For a more in-depth description of how the tables and multipliers are used and how results are interpreted, please see the document xxxxxxx

Classification system

Input-output tables which are the foundation for the multiplier tables are developed as an integrated part of the national accounts, and are therefore based on the same classifications and groupings as here. Danish Industry Code 2007 (DB07), a Danish version of the international nomenclatures EU NACE Rev. 2 and UN ISIC, Rev. 4, contains a number of default groupings: 127, 36, 19, and 10 groupings. The final national accounts 117 industry group corresponds - with few deviations - to the 127 standard grouping and the 117 industries of the national accounts can be aggregated to the other standard groups. National accounts can thus be compared and used in conjunction with other statistics using the DB07 standard groups.

Household consumption as well as the individual part of public consumption are found in the input-output tables broken down by the COICOP classification, while the collective share of public consumption is split according to the COFOG classification. However, comparisons with other statistics at a detailed level of industries will often show deviations, partly due to variable definition differences, partly as a result of the national accounts desire for calendar year delimitation and its requirements for overall coverage of economic activity.

Internationally, there is a high degree of comparability with other countries' national accounts, as the Danish national accounts are prepared in accordance with the ENS2010 guidelines

Sector coverage

The multipliers are organized on the basis of the industrial classification of the national accounts and input-output tables. Sectors in the national accounting sense, including the household sector or the financial sector, run across national accounts industries. No specific multipliers have been calculated for the national accounts sectors. Danish Industry Code 2007 (DB07), a Danish version of the international nomenclatures EU NACE Rev. 2 and UN ISIC, Rev. 4, contains a number of default groupings: 127, 36, 19, and 10 industry classifications. These groups are customized in the national accounts, so it is groupings of industries 117, 69, 38, 21 and 13. This includes the transport sector or the food sector, both of which can be formed by aggregating certain industries.

Statistical concepts and definitions

Input-output tables:

Multiplier: The multipliers express, in terms of changes in production, imports, income or employment, the magnitude of the response in the economy by industry to a 1 million DKK shock to final use in a specific industry or final use category. Because multipliers are calculated as a kind of unit value, in practice they are merely factors which, when multiplied by actual or potential changes in the final use, provide the effect on employment, production or import.

Statistical unit

The legal units in the industries of the national accounts are the local kind of activity unit. The is the smallest unit that a production account can be compiled for.

Statistical population

All units engaged in Danish economic activity.

Reference area


Time coverage

Initially, multiplier tables are published only for the most recent year of final national accounts with full detail in the industry dimension. It is assessed that the primary application of the multipliers will be as a tool to measure in broad terms the effect of possible changes in final use in the current year. For that purpose only the most up-to-date multiplier available is required and not a series of multipliers.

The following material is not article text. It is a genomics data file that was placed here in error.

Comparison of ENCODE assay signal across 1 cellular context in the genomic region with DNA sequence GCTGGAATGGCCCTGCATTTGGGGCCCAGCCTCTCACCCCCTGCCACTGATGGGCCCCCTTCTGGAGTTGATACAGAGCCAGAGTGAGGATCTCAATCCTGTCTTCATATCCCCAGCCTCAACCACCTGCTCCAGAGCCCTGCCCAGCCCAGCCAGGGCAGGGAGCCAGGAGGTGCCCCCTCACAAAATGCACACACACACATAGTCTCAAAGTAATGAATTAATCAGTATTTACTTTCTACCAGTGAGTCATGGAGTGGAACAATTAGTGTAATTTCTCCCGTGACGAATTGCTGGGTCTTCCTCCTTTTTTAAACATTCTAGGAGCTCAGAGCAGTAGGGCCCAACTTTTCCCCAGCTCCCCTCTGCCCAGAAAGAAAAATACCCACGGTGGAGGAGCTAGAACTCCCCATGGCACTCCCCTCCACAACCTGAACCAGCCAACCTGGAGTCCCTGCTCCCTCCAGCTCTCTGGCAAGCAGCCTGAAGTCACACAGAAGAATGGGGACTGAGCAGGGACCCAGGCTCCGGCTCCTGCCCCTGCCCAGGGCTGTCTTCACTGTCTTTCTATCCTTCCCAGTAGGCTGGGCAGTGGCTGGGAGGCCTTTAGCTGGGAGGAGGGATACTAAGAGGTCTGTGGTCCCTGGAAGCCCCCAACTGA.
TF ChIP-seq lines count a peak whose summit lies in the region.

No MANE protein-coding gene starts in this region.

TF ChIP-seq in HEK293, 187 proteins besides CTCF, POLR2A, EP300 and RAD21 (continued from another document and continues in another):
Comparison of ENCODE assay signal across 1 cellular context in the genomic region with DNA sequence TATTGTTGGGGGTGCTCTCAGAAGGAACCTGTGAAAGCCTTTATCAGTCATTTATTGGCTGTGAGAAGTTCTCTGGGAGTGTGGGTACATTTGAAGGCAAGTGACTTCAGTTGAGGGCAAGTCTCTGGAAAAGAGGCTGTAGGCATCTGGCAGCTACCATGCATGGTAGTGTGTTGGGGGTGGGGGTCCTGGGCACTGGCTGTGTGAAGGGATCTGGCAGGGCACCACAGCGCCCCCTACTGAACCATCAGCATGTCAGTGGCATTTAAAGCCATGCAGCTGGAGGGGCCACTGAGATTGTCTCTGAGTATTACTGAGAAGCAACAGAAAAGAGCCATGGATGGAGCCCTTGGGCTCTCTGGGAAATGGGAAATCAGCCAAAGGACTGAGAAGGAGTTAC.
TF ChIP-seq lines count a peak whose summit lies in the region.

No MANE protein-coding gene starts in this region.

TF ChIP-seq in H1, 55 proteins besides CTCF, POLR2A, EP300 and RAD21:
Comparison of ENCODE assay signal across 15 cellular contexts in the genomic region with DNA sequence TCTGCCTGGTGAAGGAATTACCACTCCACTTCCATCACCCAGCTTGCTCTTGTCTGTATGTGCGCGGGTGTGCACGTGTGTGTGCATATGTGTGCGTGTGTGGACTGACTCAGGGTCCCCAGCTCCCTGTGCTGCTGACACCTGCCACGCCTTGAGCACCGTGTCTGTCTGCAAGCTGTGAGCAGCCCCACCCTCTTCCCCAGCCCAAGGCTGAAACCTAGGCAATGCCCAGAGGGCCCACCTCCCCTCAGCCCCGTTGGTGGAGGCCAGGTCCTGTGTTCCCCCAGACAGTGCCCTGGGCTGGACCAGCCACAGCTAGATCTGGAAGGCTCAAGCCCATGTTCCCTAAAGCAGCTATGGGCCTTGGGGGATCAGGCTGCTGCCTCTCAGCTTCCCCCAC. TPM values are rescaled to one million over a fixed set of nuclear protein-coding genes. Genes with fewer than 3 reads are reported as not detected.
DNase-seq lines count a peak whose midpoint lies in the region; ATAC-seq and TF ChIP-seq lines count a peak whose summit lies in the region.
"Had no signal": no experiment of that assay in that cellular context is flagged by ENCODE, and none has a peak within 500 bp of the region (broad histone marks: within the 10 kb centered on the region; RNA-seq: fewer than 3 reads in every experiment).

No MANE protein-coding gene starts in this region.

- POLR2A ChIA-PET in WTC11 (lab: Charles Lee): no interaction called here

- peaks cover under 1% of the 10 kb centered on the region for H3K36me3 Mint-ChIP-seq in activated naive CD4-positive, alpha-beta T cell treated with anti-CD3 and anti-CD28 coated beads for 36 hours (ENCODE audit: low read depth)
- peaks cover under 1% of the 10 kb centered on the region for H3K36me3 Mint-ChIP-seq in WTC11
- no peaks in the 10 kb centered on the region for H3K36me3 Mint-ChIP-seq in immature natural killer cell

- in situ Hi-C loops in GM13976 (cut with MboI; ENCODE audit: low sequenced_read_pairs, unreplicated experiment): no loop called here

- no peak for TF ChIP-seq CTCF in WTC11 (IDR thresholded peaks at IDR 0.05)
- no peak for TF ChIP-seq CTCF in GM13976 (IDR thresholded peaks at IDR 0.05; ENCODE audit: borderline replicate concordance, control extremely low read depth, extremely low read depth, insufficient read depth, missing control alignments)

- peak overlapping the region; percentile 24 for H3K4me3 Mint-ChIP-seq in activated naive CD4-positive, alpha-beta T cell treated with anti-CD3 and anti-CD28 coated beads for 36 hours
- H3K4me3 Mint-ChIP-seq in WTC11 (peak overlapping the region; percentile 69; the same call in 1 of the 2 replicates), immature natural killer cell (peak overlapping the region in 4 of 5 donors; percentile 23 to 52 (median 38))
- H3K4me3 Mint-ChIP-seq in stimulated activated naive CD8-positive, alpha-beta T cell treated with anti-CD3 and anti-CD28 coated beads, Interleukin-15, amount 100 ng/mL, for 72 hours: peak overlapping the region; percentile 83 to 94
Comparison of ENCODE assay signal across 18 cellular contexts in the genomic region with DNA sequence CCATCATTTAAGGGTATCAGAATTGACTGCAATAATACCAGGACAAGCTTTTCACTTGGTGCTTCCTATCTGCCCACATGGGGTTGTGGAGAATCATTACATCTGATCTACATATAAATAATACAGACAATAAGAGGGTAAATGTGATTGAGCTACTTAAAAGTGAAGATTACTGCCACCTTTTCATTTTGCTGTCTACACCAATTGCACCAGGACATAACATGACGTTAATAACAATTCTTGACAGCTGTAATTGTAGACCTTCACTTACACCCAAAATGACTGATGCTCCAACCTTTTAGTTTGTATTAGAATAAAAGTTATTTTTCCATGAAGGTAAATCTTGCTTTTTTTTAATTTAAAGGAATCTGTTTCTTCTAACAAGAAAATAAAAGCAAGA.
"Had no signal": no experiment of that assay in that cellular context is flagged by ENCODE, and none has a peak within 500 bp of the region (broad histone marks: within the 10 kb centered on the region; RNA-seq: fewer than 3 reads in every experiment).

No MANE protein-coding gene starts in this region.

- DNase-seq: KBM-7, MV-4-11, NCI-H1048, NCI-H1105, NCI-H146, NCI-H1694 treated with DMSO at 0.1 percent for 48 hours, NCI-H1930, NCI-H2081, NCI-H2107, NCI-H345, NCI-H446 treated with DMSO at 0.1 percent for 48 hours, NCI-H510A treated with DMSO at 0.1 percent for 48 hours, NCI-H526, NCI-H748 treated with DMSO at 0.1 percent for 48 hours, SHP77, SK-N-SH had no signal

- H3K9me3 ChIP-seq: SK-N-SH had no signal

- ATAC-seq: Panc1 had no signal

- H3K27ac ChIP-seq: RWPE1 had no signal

The structural part of multipliers change rather slowly over time so in that respect there is generally no serious problem in using a multiplier which is a few years old. However, it is advisable to inflate the latest available multiplier to the current year. Otherwise, there will be a risk of overvaluing the effects slightly.

Naturally, analyzing time series of multipliers in chained values is an independent purpose in itself. It gives an impression of the size of structural changes in e.g. the amount of employment necessary for satisfying one unit of final demand. It can be seen as an alternative measure of productivity that may be useful to study in a time perspective. Especially multipliers which combine variables in monetary terms with variables in physical terms e.g. the employment multiplier, will be influenced by price changes over time. Therefore, if time series are required they need to be in chained values.

Base period

Initially, the multipliers are published only for the most recent year of final national accounts and input-output tables.

Unit of measure

All multipliers are calculated as effects in DKK millions or number of employees of a 1 DKK million shock to final use.

Reference period

The multiplier tables refer to a calendar year. All effects of the shocks to final demand are expected to take place within the year considered.

Frequency of dissemination

Annual statistics.

Legal acts and other agreements

Data are used in these tables, which are already published in other tables, and therefore no special data was collected for these statistics. The data used is based on the following legislation.

Lov om Danmarks Statistik §§ 6 og 8 - 12. Europa-Parlamentets og Rådets forordning (EU) Nr. 549/2013 af 21.maj 2013 om det europæiske national- og regionalregnskabssystem i Den Europæiske Union (ESA2010) (EUT L 174 26.06.2013, s. 1). Europa-Parlamentets og Rådets forordning nr. 691/2011 om europæiske miljøøkonomiske regnskaber.

Cost and burden

The statistics are based on information from existing statistical sources. Therefore, there is no direct reporting burden in the compilation of these statistics Input-output tables are derived from the final national accounts.


Further information about this statistics can be obtained from Statistics Denmark.